"At one point in her life, lack of maintenance caused the vessel to temporarily lose her United States Coast Guard license, but Bounty was restored. The vessel's bottom planking was restored at the Boothbay Harbor Shipyard in 2002. ... In April 2006, Bounty again arrived in Boothbay Harbor for further renovation including refurbishing the ship's bow and topside decking. Following this renovation, Bounty was scheduled to repeat the famous voyage of the original Bounty...... a US$3 million restoration ...Bounty's owners had tried, unsuccessfully, to sell the vessel since 2010. The ship was for sale as of 2012 for US$4.6 million. In summer 2012, the ship was stationed in San Juan, Puerto Rico. She took part in OpSail 2012 and, in August 2012, was in Halifax. In September and October, 2012, Bounty was in drydock in Boothbay Harbor for maintenance. She was launched from the Boothbay Harbor Shipyard on 22 October 2012."

To give you an idea we (the Portuguese) have several sailing ships in sailing condition, but the most famous and older (the only with a wooden hull) is only maintained in museum condition. I mean the boat is on the water, can be towed in fair weather and does not make water but is not in condition to sail a storm. The same happens with many European wooden famous boats, from the Cutty Sark to the Vasa.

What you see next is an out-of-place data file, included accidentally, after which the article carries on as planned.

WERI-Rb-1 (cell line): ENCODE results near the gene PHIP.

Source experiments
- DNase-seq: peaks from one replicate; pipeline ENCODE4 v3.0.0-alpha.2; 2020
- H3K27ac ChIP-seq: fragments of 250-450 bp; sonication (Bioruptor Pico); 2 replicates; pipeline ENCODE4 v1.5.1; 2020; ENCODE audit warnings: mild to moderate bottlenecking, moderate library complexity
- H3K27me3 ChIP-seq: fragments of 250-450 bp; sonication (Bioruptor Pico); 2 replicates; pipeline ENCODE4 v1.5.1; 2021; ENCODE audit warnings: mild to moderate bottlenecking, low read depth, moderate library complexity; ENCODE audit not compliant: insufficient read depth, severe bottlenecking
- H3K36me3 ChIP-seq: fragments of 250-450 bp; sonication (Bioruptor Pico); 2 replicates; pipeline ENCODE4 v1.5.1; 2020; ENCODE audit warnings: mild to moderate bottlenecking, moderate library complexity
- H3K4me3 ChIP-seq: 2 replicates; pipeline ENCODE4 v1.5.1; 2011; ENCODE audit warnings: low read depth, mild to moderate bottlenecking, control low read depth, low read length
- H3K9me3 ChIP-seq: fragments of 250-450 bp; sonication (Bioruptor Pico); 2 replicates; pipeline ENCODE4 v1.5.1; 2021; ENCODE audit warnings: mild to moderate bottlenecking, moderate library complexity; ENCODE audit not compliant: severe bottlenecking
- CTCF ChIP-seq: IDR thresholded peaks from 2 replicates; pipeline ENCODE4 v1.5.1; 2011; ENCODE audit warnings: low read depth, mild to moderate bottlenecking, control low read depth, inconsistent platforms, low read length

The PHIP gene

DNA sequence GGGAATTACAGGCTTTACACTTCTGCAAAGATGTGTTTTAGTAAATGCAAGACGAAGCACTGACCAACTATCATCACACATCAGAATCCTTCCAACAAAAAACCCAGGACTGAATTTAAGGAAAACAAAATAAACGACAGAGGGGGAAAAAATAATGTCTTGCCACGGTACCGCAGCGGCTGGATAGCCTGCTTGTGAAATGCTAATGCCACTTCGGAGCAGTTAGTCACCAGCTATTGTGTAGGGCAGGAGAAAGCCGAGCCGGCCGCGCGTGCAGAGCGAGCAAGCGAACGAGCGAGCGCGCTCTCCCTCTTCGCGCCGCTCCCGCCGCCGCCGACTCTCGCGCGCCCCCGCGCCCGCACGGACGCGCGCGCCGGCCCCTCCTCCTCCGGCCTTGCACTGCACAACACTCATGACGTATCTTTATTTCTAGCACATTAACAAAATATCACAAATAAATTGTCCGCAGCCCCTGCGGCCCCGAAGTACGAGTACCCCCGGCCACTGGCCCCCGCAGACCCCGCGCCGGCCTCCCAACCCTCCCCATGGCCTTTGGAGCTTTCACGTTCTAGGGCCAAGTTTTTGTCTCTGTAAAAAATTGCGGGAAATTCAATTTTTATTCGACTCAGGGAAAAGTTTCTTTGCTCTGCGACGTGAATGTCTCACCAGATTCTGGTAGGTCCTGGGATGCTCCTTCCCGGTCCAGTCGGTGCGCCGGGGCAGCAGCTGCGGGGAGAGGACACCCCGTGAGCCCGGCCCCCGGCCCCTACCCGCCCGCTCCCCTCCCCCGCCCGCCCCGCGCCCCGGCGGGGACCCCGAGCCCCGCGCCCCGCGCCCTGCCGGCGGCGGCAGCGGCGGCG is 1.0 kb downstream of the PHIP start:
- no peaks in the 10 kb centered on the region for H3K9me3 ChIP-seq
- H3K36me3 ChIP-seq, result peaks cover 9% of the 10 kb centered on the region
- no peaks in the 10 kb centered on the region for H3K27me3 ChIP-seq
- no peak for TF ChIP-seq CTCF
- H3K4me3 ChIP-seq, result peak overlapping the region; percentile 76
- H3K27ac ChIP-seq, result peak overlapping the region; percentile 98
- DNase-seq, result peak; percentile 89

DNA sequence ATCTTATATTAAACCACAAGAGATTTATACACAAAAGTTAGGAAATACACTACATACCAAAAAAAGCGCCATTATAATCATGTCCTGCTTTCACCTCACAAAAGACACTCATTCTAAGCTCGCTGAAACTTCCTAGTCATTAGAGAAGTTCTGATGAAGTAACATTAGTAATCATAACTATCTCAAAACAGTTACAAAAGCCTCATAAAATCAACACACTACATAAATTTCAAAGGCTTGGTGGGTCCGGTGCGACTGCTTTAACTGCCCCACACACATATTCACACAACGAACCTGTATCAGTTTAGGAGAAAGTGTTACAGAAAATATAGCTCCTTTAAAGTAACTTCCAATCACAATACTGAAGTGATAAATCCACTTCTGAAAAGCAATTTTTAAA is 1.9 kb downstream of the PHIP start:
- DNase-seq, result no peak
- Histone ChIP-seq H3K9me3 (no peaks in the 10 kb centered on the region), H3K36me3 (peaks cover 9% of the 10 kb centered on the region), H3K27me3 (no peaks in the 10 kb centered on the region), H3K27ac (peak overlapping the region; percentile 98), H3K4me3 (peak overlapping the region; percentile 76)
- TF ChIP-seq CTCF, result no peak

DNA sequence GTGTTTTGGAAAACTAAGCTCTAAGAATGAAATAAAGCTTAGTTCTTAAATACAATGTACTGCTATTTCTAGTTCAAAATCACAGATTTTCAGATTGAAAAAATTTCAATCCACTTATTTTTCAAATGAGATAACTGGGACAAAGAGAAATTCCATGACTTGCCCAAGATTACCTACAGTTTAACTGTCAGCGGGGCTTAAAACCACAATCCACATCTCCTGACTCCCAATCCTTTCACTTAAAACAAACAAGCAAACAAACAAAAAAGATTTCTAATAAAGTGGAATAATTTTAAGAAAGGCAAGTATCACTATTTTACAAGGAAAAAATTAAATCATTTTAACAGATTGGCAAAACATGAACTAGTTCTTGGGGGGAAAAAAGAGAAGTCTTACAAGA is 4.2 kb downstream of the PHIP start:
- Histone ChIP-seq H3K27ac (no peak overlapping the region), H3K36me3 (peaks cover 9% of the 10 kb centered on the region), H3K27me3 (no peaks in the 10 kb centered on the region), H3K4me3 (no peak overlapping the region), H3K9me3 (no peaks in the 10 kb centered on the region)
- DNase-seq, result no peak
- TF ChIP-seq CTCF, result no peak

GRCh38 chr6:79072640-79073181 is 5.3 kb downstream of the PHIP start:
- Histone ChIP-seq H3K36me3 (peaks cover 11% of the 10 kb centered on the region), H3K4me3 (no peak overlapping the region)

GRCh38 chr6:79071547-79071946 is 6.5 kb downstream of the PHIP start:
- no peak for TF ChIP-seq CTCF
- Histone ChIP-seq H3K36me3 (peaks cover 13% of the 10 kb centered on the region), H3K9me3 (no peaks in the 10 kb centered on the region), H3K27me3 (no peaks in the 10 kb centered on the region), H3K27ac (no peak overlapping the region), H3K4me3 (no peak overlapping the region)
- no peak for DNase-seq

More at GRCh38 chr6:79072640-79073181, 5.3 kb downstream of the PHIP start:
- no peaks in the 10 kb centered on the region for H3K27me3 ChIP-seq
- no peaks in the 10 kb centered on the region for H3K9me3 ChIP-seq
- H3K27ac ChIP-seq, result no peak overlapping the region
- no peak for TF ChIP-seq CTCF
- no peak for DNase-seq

The reason was that to make it fully operational it would have costed two or three times morel. The recovery costed about 6 million USD in 1998 (and the costs of doing that in Portugal are certainly a lot lesser than in the US). It is true that the recovery work was bigger, but it is also true that today that would cost probably two times more. After that the Ship received more expensive maintenance work in 2007. This is just to give an idea of the costs of maintaining a wooden sailing ship.

I am just pointing out a problem that is common to many tall ships that are not owned by state or other powerful institution that can afford to spend millions a year to maintain these kind of boats: Simply a foundation will not be able to maintain the ship that is not commercially viable and that represents a huge spending of money. They have the boat for sale for less than what costed the last 10 years of maintenance.